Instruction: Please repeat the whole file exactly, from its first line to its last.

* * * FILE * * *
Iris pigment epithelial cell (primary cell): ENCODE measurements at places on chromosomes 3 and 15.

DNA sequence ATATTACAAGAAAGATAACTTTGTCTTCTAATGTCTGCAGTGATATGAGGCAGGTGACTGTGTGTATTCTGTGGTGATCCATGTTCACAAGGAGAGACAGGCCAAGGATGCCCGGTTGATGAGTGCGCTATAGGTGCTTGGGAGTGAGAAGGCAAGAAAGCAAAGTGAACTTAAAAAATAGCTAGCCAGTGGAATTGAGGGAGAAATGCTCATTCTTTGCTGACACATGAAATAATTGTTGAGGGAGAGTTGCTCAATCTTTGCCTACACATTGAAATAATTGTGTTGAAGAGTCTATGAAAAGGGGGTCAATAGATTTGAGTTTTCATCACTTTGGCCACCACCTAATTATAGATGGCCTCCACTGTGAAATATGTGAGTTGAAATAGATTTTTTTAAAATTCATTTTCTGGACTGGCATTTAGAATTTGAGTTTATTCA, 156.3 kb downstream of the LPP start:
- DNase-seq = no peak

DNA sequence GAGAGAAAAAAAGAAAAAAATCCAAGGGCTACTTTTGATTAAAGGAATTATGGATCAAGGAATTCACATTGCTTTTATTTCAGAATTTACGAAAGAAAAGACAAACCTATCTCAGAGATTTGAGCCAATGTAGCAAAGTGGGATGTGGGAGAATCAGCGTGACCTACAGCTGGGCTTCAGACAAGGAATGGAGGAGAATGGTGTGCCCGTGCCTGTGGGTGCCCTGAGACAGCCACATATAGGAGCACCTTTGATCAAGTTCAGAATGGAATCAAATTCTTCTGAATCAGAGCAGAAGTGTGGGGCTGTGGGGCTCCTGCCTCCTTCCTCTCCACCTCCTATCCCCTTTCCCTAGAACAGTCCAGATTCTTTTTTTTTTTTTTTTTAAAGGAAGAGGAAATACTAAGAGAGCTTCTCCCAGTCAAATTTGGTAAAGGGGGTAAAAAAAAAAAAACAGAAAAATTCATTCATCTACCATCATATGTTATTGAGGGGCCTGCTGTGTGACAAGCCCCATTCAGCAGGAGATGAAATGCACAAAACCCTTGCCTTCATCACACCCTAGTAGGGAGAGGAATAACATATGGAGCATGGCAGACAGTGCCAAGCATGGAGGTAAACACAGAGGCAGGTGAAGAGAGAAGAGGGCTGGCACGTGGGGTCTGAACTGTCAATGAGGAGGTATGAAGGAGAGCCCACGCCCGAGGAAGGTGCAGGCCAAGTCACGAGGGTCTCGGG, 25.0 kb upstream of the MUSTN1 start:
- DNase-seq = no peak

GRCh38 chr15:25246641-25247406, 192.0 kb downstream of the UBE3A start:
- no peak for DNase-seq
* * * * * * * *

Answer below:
Iris pigment epithelial cell (primary cell): ENCODE measurements at places on chromosomes 3 and 15.

DNA sequence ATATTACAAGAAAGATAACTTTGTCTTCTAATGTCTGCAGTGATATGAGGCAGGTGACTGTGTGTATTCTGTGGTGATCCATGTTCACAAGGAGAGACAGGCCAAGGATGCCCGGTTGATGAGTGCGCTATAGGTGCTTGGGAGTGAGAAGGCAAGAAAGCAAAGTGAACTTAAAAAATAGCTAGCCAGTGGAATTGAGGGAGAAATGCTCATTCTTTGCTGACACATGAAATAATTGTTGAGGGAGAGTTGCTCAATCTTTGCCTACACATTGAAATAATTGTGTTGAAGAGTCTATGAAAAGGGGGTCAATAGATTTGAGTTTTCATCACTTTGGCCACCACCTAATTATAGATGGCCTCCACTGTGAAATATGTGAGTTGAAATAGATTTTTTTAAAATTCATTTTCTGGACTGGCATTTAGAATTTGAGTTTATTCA, 156.3 kb downstream of the LPP start:
- DNase-seq = no peak

DNA sequence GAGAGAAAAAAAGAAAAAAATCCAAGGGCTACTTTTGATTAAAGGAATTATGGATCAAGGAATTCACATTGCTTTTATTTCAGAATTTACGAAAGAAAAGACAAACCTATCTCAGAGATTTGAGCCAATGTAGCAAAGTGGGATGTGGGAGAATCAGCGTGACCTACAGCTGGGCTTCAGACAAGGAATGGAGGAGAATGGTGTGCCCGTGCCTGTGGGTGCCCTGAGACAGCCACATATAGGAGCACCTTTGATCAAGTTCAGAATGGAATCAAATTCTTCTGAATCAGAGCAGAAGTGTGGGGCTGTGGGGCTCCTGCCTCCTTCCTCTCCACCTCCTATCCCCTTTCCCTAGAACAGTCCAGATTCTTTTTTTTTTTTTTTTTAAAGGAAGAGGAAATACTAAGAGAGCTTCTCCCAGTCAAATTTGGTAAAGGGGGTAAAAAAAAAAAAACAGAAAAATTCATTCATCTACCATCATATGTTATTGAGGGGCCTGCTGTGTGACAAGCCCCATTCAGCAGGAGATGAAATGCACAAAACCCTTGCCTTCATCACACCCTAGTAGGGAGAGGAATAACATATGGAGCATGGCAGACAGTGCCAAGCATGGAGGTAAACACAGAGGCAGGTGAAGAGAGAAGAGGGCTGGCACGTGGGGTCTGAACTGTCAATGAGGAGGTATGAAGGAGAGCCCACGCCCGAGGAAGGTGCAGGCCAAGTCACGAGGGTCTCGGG, 25.0 kb upstream of the MUSTN1 start:
- DNase-seq = no peak

GRCh38 chr15:25246641-25247406, 192.0 kb downstream of the UBE3A start:
- no peak for DNase-seq